Teach me to shave.

When I was 14 years old and in my first year of High School I remember trying really hard to avoid the teachers. There was a particular reason for my attempts at avoidance.

I remember my friends and classmates being told that their facial hair was getting to a point where they needed to start shaving and I was noticing that there was a little more substance to the hair on my face than there had been in the past. I knew that the day was coming when a teacher would pick me out and tell me what the other guys were being told. I dreaded it.

Fortunately I am blonde so my need to shave was a lot less noticable than a lot of the other guys – that would give me a few extra weeks, maybe months, of being able to lay low.

I knew I’d be told I have to start shaving and then I’d have to go home and tell my mom and she’d go and buy me a razor and some shaving cream and then I’d have nobody to teach me how to shave. It seems really trivial now that I know how to do it and, like most guys I’m sure, it’s pretty much second nature to me, but at the time it was a big deal and really had me worried because I had no clue what I was going to do.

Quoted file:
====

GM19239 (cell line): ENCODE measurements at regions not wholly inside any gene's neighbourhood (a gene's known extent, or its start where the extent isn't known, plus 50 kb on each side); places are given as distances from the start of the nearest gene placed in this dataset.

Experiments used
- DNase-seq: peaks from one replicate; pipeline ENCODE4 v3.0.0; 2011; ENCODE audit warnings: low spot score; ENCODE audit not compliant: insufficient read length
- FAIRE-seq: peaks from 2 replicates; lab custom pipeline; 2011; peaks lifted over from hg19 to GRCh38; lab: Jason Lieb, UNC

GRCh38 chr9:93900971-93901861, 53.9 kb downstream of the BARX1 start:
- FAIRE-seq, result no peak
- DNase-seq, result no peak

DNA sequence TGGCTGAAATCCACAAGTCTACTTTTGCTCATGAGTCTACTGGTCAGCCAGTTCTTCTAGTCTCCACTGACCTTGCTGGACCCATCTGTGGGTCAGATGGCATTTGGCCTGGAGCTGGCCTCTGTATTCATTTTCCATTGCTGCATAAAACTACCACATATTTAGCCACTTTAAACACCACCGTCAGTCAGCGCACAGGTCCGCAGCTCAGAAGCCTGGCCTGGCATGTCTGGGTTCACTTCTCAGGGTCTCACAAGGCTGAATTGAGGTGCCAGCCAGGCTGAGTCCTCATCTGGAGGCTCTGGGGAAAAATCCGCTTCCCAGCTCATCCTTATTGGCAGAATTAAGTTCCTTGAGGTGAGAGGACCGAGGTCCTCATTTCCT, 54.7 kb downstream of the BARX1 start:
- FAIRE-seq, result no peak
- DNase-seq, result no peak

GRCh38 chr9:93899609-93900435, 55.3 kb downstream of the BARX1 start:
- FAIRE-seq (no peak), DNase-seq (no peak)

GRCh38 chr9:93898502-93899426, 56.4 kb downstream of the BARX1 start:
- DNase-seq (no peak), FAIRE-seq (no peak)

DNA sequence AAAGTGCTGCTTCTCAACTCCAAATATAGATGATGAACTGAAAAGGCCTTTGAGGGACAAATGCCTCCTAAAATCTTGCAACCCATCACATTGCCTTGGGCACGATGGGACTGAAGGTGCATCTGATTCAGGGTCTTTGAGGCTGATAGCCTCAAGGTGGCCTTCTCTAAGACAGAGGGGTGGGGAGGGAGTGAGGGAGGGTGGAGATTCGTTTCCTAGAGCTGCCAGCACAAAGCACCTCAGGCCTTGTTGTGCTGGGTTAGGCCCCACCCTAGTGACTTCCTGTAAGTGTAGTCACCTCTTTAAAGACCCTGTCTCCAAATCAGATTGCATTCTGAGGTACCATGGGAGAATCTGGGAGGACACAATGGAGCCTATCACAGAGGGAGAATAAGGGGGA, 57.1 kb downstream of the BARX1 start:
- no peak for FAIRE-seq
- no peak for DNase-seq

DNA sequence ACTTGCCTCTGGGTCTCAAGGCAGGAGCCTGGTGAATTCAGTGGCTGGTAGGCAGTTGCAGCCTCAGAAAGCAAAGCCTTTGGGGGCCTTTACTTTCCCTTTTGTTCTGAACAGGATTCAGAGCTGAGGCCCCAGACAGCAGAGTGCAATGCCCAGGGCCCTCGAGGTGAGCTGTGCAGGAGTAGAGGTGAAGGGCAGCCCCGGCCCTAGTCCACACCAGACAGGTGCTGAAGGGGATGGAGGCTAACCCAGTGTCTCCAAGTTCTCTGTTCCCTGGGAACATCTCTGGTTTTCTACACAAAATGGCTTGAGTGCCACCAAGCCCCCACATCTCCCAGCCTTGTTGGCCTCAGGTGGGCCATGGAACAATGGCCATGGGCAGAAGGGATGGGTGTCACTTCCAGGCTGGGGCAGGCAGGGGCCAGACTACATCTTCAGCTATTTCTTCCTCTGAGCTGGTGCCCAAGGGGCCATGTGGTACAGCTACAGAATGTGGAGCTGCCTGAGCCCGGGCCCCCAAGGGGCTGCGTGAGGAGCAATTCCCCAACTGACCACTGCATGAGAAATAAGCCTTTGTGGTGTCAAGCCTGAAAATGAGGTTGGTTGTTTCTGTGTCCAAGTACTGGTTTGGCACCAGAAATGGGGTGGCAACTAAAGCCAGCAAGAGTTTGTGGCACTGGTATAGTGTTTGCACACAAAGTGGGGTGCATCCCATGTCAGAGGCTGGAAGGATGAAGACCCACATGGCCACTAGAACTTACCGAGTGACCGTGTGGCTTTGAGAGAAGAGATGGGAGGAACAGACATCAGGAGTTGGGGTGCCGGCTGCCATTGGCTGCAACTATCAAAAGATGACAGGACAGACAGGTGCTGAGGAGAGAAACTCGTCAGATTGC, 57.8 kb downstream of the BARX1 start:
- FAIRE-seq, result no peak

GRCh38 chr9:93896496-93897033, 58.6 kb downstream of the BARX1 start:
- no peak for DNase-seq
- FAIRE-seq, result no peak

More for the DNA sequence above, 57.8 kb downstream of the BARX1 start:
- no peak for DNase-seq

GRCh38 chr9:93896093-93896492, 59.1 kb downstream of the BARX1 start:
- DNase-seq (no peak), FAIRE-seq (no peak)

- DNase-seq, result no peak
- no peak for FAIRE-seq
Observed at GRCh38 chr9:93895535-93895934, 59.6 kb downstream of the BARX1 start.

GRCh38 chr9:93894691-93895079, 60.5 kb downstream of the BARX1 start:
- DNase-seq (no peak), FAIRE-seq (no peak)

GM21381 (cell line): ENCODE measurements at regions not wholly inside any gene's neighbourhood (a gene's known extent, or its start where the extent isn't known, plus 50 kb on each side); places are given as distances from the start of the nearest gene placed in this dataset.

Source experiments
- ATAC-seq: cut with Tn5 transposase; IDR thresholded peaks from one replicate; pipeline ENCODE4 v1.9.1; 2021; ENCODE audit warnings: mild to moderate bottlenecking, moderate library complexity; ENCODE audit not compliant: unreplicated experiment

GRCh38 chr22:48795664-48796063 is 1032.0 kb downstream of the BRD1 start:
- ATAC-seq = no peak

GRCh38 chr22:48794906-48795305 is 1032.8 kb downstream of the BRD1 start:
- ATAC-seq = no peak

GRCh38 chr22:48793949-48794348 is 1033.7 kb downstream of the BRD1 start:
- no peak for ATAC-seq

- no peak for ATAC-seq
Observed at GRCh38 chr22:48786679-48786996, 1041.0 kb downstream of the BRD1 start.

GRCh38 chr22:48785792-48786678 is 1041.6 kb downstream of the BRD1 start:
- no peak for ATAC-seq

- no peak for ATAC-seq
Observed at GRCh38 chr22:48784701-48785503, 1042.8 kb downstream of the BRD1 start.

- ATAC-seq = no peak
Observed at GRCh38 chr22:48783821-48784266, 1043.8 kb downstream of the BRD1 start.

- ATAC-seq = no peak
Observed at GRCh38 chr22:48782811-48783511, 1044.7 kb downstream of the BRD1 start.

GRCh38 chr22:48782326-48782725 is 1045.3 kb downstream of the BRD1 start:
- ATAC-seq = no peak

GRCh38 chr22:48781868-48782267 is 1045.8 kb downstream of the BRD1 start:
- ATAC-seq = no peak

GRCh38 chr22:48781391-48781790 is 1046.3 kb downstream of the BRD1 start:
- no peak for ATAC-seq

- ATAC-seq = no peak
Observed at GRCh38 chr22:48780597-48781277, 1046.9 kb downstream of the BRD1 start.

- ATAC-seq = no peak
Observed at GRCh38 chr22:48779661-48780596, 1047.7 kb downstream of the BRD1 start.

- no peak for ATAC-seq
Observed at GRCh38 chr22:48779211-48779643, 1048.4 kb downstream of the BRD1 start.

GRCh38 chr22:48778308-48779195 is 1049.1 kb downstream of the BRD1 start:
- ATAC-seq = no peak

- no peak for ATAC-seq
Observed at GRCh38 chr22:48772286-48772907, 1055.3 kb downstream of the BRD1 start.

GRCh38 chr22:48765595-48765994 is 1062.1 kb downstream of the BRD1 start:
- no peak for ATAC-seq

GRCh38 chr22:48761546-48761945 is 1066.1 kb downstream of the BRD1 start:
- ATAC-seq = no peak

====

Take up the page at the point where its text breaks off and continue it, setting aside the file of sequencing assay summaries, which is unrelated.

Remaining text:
I still remember one of my teachers taking me aside and telling me I needed get the hair off my face. His name was Mr Coetzee and he was a really nice guy. He told me in a mellow way and didn’t get too harsh with me. I think he knew it might be something that could be an issue for me so he went easy on me.

So anyway, I went home and told my mom and she went and bought me what I needed like I knew she would. I had all the stuff and I had a vague idea of what I needed to do, but I really wasn’t sure. Now I don’t even know if guys who’s dads were around got them to show them how to shave or not, but I know that at that moment, in the bathroom, I wished that my dad was there to show me. I stood there clueless and lonely. I figured asking my mom would be futile since she had never shaved her face (or ever needed to- thank goodness!). I have a cousin who is three years older than me, and who I looked up to a lot, who had been shaving for a while so I thought I could talk to him, but I thought it would be really embarrassing so I gave it a skip. I didn’t want to ask the guys at school because I was scared they would ask why I didn’t just ask my dad.